The fact, is issues exist. Not one, two. But very, very many. And it exists at all phases of a woman’s life, and at all levels of the socio-economic starta. And then recently I read the 2014 SHEROES Report – Women at Work, India 2014 which “is an exercise to arrive at a status check in the context of urban educated women and their work-life choices. The SHEROES report maps the corresponding business and social backdrops, and traces challenges and opportunities, in the context of women at work.” Be sure to read it and you will get a reality check of the true situation at the ground.
Then I came across two more articles, “It’s true, Indian men hardly do any housework“ and “Male Executives Don’t Feel Guilt, See Work-Life Balance as a Women’s Problem“ and I was convinced of a few things. One, There is only so much that men will ‘realistically’ do – at least for now! Two, There is only so much organizations can do today – after all they are commercial enterprises.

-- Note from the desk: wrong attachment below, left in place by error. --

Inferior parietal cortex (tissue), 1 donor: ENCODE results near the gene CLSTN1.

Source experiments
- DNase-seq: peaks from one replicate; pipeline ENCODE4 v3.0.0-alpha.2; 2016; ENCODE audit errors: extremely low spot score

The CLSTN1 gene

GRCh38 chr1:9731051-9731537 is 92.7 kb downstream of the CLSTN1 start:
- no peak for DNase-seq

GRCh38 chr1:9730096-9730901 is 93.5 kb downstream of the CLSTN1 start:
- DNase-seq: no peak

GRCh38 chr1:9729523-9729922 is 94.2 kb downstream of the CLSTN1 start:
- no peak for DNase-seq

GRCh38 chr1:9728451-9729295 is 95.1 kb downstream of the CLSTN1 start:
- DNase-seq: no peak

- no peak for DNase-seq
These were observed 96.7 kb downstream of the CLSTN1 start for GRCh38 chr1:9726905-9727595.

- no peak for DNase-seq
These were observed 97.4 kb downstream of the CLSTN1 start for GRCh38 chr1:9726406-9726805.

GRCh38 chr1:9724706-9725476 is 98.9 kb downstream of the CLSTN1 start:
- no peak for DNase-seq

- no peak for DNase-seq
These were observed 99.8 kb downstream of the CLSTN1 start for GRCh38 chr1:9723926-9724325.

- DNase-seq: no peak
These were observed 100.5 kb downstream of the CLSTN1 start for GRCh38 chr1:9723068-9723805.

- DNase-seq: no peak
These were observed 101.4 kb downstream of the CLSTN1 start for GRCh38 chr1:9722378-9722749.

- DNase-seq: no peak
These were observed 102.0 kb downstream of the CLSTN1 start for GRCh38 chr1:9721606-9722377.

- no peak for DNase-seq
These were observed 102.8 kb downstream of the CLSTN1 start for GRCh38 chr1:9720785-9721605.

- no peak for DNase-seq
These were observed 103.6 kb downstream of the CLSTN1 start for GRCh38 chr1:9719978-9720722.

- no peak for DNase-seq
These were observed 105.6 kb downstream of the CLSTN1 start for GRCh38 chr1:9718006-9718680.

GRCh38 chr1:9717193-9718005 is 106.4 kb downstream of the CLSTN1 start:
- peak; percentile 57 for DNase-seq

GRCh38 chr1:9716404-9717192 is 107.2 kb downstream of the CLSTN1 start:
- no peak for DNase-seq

Considering the above two are given and the fact that women want to work today, may be one possible solution could be in better equipping and enabling them at their homes? A solution which is real and in the real world. A solution which has scale. A solution which is here to stay. A solution which is customized to address the specific issues of ‘working women’ in India – which range from safety and security, affordable transportation, reliable network connectivity, reliable and real-time home maintenance services (cleaning, cooking, etc.), child-care services, children’s activities, women only community activities, recreation services, mentor-ship, networking, education, healthcare, retail services, etc. etc. etc
As I wondered and pondered more about the solution space, I had my ‘Eureka moment’. Maybe one possible and practical way could be to create ‘Working Women’ Integrated Housing Townships which caters exclusively to the everyday operational needs, issues, challenges and realities of working women in India. What should be the criteria to stay here? Simple – There should be a working woman in the house as the everyday issues that a working woman faces in India are real, are day-to-day and are usually the cause for very many women to quit!